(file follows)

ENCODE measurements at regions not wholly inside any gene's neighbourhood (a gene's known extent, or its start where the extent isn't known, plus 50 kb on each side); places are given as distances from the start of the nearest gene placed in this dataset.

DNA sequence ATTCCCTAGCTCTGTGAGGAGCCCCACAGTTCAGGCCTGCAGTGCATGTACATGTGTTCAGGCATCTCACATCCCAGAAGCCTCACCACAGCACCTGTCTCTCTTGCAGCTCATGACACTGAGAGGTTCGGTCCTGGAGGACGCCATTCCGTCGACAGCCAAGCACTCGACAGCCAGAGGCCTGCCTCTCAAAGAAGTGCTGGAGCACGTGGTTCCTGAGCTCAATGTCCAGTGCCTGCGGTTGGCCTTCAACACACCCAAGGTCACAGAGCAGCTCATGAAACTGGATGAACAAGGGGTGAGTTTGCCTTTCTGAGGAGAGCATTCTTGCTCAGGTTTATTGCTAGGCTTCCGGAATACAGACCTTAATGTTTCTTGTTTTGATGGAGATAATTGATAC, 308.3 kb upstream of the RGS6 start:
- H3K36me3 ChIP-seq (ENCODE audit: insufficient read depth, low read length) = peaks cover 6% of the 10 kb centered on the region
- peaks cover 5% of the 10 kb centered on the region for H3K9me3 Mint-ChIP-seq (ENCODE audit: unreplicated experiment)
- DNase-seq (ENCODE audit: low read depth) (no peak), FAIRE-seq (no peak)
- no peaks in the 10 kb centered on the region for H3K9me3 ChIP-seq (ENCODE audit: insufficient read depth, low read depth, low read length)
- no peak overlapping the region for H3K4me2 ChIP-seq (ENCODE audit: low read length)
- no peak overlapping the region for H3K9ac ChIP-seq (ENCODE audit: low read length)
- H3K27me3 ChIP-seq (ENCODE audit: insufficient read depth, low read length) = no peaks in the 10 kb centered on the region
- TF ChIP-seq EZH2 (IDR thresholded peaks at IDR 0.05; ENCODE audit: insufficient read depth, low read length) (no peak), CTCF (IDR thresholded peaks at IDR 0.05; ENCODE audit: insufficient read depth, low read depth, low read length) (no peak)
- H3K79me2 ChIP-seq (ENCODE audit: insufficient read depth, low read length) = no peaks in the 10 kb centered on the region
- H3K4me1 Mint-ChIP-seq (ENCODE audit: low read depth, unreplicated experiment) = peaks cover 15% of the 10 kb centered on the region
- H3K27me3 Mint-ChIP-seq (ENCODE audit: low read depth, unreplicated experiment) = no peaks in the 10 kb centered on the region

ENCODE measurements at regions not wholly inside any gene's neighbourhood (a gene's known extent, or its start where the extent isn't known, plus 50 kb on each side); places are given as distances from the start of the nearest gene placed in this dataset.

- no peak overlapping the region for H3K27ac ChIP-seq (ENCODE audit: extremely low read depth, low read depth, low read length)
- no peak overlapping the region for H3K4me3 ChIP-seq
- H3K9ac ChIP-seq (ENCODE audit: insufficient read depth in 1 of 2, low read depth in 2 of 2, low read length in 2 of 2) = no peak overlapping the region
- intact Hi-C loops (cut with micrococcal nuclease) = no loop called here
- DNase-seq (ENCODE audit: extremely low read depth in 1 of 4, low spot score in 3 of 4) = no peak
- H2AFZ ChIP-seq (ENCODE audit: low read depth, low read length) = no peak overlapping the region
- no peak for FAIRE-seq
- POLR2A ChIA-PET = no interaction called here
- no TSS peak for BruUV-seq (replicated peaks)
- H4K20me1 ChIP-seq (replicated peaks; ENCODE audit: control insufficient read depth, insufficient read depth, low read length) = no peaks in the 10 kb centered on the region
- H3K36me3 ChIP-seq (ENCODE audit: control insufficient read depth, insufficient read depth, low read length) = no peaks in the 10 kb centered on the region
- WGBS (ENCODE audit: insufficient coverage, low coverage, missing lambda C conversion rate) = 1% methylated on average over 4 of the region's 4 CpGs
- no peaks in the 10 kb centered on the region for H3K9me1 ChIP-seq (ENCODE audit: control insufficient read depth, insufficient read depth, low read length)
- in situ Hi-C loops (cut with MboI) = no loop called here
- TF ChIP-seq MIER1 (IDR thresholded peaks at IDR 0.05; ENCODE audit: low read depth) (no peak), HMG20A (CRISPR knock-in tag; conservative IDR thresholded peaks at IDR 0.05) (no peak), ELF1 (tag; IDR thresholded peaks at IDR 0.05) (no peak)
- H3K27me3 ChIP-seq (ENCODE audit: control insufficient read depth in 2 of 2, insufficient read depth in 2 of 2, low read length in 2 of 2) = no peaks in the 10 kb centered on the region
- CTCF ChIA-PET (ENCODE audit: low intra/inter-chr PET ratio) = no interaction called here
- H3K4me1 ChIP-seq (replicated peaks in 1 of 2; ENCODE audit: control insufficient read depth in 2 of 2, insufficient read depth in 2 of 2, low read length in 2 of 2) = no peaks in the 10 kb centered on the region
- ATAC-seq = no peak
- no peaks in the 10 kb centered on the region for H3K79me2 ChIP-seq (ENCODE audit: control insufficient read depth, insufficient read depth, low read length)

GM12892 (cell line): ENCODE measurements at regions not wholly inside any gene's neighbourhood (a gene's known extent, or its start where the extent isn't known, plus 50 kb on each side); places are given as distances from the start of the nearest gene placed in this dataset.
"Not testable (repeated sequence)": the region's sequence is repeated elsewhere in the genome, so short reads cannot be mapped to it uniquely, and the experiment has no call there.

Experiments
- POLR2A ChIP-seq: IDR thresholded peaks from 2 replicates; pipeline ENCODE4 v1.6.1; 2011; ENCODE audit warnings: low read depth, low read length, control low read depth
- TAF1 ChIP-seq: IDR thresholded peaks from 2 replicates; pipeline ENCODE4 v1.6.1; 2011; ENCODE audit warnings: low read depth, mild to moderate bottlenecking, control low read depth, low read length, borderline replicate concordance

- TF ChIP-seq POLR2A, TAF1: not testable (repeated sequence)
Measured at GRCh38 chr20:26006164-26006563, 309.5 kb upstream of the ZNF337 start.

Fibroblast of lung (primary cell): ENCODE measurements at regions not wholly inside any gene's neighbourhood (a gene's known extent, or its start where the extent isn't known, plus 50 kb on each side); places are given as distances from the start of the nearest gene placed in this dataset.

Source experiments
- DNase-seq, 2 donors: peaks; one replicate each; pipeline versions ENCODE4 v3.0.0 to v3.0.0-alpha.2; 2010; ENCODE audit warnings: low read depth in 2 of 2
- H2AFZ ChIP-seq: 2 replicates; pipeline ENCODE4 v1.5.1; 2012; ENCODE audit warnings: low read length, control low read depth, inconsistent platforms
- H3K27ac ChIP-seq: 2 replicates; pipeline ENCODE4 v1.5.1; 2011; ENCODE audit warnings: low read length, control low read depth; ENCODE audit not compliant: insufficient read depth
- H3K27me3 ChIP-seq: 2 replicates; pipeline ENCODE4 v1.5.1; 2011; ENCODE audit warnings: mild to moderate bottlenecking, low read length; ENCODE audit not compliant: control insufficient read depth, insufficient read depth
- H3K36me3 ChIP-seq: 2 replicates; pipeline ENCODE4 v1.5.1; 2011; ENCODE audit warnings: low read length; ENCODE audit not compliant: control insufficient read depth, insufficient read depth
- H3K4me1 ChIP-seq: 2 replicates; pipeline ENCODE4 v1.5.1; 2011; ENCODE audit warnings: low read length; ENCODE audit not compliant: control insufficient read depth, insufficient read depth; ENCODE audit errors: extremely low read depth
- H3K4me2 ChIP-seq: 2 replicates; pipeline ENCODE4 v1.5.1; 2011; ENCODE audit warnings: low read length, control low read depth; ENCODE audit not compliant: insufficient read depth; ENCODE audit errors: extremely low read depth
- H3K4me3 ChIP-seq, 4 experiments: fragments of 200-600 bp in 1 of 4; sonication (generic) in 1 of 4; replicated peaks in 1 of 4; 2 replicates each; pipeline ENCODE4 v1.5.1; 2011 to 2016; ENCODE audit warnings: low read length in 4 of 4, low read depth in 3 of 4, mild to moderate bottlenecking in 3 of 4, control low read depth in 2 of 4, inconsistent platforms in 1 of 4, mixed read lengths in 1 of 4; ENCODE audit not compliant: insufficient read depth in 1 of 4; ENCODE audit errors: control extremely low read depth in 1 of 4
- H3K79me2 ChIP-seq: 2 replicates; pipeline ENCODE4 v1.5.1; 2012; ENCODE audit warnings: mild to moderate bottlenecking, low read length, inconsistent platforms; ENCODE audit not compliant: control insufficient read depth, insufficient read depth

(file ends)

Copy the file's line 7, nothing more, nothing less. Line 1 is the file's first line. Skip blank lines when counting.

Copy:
- no peak overlapping the region for H3K4me2 ChIP-seq (ENCODE audit: low read length)